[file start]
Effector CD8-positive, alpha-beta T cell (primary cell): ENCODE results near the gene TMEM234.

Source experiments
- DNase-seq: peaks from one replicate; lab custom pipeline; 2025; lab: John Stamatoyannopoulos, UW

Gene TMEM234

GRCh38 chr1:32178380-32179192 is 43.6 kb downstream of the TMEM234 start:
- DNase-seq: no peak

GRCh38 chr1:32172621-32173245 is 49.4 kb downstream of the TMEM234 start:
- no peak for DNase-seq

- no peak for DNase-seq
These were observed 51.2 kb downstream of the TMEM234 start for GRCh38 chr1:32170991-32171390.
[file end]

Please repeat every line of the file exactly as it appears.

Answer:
Effector CD8-positive, alpha-beta T cell (primary cell): ENCODE results near the gene TMEM234.

Source experiments
- DNase-seq: peaks from one replicate; lab custom pipeline; 2025; lab: John Stamatoyannopoulos, UW

Gene TMEM234

GRCh38 chr1:32178380-32179192 is 43.6 kb downstream of the TMEM234 start:
- DNase-seq: no peak

GRCh38 chr1:32172621-32173245 is 49.4 kb downstream of the TMEM234 start:
- no peak for DNase-seq

- no peak for DNase-seq
These were observed 51.2 kb downstream of the TMEM234 start for GRCh38 chr1:32170991-32171390.